Ohio's "New" Overtime Pay Law
By: Daniel Burke and Daniel O'Connor*

Ohio Senate Bill 47 (SB 47) took effect on July 6, 2022. This law does not break any new ground, but rather aligns Ohio’s overtime pay requirements with similar provisions of the Fair Labor Standards Act (FLSA) that have been in effect for decades. Most notably, SB 47 created new Ohio Revised Code § 4111.031, which limits an Ohio employer’s obligation to pay overtime for a variety of employee activities occurring outside of the normal workday and establishes an “opt-in” requirement for employees seeking to participate in state class-action claims for failure to pay overtime wages.

Activities Excluded

New Ohio Revised Code § 4111.031 provides that Ohio employers are not required to pay overtime wages for any time that employees spend:

  1. Walking, riding, or travelling to and from the actual place of performance of the principal activity or activities the employee is employed to perform (eg. the employee’s morning and evening commute).
  2. Activities that are preliminary or postliminary to the principal activity or activities.
  3. Activities requiring insubstantial or insignificant periods of time beyond the employee’s scheduled work hours (eg. quickly checking voicemail or email after regular work hours).

The above exclusions do not apply, however, if an employee engaged in any of these activities:

  • during the regular work day or prescribed work hours; or
  • at the specific direction of the employer.

Additionally, these exclusions do not apply if the employee performs the activity pursuant to a contract provision between the employee (or the employee’s collective bargaining representative) and employer, or if the employee performs the task pursuant to an applicable custom or practice that is not inconsistent with such a contract.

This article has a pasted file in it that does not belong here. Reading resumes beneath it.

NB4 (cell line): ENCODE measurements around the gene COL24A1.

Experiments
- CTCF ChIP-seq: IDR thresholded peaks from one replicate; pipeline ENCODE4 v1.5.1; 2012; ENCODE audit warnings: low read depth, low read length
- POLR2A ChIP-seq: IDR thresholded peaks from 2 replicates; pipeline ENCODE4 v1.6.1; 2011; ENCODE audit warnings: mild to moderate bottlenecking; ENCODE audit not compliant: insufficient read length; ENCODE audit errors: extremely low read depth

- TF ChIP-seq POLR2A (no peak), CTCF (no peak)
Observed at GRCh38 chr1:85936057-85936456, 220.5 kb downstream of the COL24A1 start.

The Opt-In Requirement

Employers should especially take note of the new Revised Code section’s adoption of the FLSA’s “opt-in” requirement. This new provision requires potential party plaintiffs in an action to recover allegedly unpaid overtime wages to affirmatively join the lawsuit by filing a written consent with the court in which the action is brought. Prior to SB 47, Ohio law required class-members for unpaid overtime class action suits to “opt-out” of the litigation if they did not wish to participate.


Although this new law does not make any material changes to Ohio’s wage/hour laws, it does  provide an excellent opportunity for employers to:

  • revisit their policies and practices for tracking and recording time worked for non-exempt employees; and
  • assure that they are properly calculating and timely paying overtime worked by non-exempt employees.

Graydon’s labor & employment lawyers stand ready to assist with any questions or concerns you have regarding compliance with state and federal wage/hour and other employment laws.

*Daniel O'Connor is a summer associate with Graydon and is not yet authorized to practice law.

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